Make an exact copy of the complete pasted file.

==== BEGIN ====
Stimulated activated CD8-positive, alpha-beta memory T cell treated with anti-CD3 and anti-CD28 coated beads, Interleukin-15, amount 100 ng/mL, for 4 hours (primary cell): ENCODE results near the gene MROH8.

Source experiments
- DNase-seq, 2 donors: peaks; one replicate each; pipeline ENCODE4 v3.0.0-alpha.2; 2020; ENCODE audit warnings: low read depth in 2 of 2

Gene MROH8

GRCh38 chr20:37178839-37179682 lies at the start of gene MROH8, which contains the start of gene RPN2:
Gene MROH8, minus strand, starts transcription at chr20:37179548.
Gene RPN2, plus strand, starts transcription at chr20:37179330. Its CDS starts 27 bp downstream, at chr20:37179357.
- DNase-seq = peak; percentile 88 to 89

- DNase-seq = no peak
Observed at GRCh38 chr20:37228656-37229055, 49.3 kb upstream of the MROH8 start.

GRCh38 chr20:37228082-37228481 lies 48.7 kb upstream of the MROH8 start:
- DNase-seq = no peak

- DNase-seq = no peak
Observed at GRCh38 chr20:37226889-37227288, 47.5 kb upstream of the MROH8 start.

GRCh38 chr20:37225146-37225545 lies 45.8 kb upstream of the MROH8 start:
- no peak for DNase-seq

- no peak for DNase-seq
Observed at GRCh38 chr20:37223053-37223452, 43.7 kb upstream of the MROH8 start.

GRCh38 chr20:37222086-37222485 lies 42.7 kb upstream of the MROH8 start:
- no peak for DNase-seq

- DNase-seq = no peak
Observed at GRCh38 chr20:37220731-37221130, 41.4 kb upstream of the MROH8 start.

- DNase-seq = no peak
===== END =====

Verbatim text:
Stimulated activated CD8-positive, alpha-beta memory T cell treated with anti-CD3 and anti-CD28 coated beads, Interleukin-15, amount 100 ng/mL, for 4 hours (primary cell): ENCODE results near the gene MROH8.

Source experiments
- DNase-seq, 2 donors: peaks; one replicate each; pipeline ENCODE4 v3.0.0-alpha.2; 2020; ENCODE audit warnings: low read depth in 2 of 2

Gene MROH8

GRCh38 chr20:37178839-37179682 lies at the start of gene MROH8, which contains the start of gene RPN2:
Gene MROH8, minus strand, starts transcription at chr20:37179548.
Gene RPN2, plus strand, starts transcription at chr20:37179330. Its CDS starts 27 bp downstream, at chr20:37179357.
- DNase-seq = peak; percentile 88 to 89

- DNase-seq = no peak
Observed at GRCh38 chr20:37228656-37229055, 49.3 kb upstream of the MROH8 start.

GRCh38 chr20:37228082-37228481 lies 48.7 kb upstream of the MROH8 start:
- DNase-seq = no peak

- DNase-seq = no peak
Observed at GRCh38 chr20:37226889-37227288, 47.5 kb upstream of the MROH8 start.

GRCh38 chr20:37225146-37225545 lies 45.8 kb upstream of the MROH8 start:
- no peak for DNase-seq

- no peak for DNase-seq
Observed at GRCh38 chr20:37223053-37223452, 43.7 kb upstream of the MROH8 start.

GRCh38 chr20:37222086-37222485 lies 42.7 kb upstream of the MROH8 start:
- no peak for DNase-seq

- DNase-seq = no peak
Observed at GRCh38 chr20:37220731-37221130, 41.4 kb upstream of the MROH8 start.

- DNase-seq = no peak